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Tax Reliefs 2019-2020 – Don’t Miss OutWritten on May 16, 2019 by Kirk Rice LLP

Tax Reliefs 2019-2020 –  Don’t Miss Out
Taxing Times Questions

The Question:

In the past I have often left it too late to make use of available tax reliefs and exemptions, and have ended up paying more tax than I perhaps needed to. What reliefs should I make use of in the year ahead and what should I do differently?

Kirk Rice LLP answers:

Time has a habit of slipping away and human nature being what it is, we will often end up either doing something last-minute, or not at all. The former approach may mean that we rush into something that has been ill-considered, whereas the latter may leave us missing out entirely and kicking ourselves for having been so lazy. So it is important to take the time to consider what tax reliefs you can benefit from.

To answer the second half of your question first, you should start planning ahead now for 2019-20. Part of the process should involve getting your self assessment tax return for the previous year (2018-19) prepared and filed with HMRC as soon as possible, so that you can set aside funds to meet your tax bill (due for payment by 31 January 2020). Preparing your tax return early will give you the opportunity to identify what you should have done last year, and avoid repeating the same mistake in the year ahead.

As for available tax reliefs, there are some that incentivise and reward you both now and in the future (such as saving towards your pension), some that incentivise you to invest in new business initiatives (EIS, VCT and SEIS), and some that reward philanthropy (donations to UK registered charities). The tax reliefs available can be generous and for higher rate and additional rate tax payers in particular, can result in significant tax savings.

Exemptions and allowances are, for the most part, available to all (with some notable exceptions) and exempt from the charge to tax either a proportion of income, or a proportion of capital gains realised in the year. A further raft of exemptions apply for inheritance tax purposes. Below is a list of a few of the exemptions available:

Personal Allowance: The first £12,500 of income is tax-free, although this tapers away once your total income exceeds £100,000. Once income has reached £125,000 this will have disappeared altogether. The effective rate of tax between these two thresholds is 60%. The tax reliefs mentioned above should be considered to limit the loss of your Personal Allowance.

Where a couple are married or in a civil partnership, and one person has income below the Personal Allowance, they will be able to transfer up to £1,250 of their allowance to their spouse or civil partner provided that person, as the higher earner, is a basic rate taxpayer. This represents a potential tax saving of £250.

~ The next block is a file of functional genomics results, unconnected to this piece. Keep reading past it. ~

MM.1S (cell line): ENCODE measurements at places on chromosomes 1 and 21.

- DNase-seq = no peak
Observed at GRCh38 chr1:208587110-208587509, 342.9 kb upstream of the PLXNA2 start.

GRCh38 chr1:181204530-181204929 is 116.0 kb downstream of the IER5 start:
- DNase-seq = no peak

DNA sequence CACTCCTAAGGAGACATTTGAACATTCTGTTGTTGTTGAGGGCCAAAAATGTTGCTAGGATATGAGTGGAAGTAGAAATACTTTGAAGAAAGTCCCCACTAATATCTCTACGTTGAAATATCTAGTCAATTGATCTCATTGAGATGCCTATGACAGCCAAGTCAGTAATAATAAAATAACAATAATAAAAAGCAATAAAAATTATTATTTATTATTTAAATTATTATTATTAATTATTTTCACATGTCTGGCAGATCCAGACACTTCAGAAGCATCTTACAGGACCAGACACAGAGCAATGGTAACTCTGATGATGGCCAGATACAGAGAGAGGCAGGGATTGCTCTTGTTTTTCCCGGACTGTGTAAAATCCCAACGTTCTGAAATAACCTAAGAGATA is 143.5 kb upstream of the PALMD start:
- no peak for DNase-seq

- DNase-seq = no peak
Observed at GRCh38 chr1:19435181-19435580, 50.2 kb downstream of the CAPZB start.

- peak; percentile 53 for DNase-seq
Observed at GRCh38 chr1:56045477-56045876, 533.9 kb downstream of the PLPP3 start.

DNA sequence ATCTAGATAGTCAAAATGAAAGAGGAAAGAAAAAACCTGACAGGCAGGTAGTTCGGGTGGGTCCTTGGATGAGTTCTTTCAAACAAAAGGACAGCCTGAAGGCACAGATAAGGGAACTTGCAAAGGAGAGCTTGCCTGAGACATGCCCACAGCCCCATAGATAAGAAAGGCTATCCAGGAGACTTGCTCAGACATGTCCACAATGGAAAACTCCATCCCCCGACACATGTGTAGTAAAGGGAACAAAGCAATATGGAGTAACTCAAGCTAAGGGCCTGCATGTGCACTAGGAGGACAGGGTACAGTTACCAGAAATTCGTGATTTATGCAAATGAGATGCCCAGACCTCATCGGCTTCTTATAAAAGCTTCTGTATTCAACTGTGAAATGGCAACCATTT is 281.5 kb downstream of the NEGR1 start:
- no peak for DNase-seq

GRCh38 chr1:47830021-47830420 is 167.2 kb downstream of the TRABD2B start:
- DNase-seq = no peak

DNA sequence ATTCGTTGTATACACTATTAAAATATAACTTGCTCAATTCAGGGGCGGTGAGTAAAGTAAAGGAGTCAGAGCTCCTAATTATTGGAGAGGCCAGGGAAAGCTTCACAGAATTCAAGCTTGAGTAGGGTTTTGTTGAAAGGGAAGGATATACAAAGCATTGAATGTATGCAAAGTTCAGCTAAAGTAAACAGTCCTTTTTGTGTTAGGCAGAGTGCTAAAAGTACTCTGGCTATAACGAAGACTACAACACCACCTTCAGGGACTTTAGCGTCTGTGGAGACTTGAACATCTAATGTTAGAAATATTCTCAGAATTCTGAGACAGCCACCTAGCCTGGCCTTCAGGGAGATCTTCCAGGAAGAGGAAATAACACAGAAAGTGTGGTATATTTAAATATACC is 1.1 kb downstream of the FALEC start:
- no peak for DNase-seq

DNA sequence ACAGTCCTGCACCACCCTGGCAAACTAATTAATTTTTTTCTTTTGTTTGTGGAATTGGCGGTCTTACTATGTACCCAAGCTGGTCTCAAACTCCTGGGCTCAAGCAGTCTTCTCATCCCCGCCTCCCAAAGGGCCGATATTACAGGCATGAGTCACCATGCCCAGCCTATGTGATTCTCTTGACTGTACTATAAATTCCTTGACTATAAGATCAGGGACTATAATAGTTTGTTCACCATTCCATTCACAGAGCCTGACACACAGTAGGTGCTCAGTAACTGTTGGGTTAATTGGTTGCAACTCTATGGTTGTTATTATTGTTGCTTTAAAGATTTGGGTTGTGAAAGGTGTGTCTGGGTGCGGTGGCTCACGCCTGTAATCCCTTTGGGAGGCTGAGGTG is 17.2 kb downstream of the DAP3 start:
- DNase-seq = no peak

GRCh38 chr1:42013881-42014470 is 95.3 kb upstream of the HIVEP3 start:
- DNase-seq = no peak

Annual Exemption: The first £12,000 of chargeable gains will be exempt from capital gains tax. To get the benefit of two lots of Annual Exemption, married couples and those in civil partnership should consider a transfer of assets between themselves (normally at a no gain/no loss) prior to any sale being made, or perhaps selling some shares (for example) either side of the tax year end.

Gift Exemption: You may gift up to £3,000 to one person in the tax year and that gift will fall completely out of your estate for inheritance tax purposes. If you have not used your gift exemption in the previous year (so 2018-19) then you may make a further gift of up to £3,000 to one person in the current year to use up the previous year’s allowance. Certain levels of gifts in consideration of marriage are also available, dependent upon your relationship to the couple getting married. There is also the Small Gifts Exemption of up to £250 for gifts made to any number of people in the tax year.

There are of course other tax reliefs and exemptions available, and some involve investment risks, have qualifying conditions attached, or require in-depth planning, so professional advice should be sought. If you would like to discuss these, please contact the Kirk Rice LLP team. We will be happy to help.







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Any reader interested in discussing the whether you would be able to access some of these tax reliefs can email info@kirkrice.co.uk to arrange a call with one of our tax specialists.

Please note: answers are given for general guidance only and specific advice should be taken before acting on any of the suggestions made. The information is based on current tax legislation which may change in future.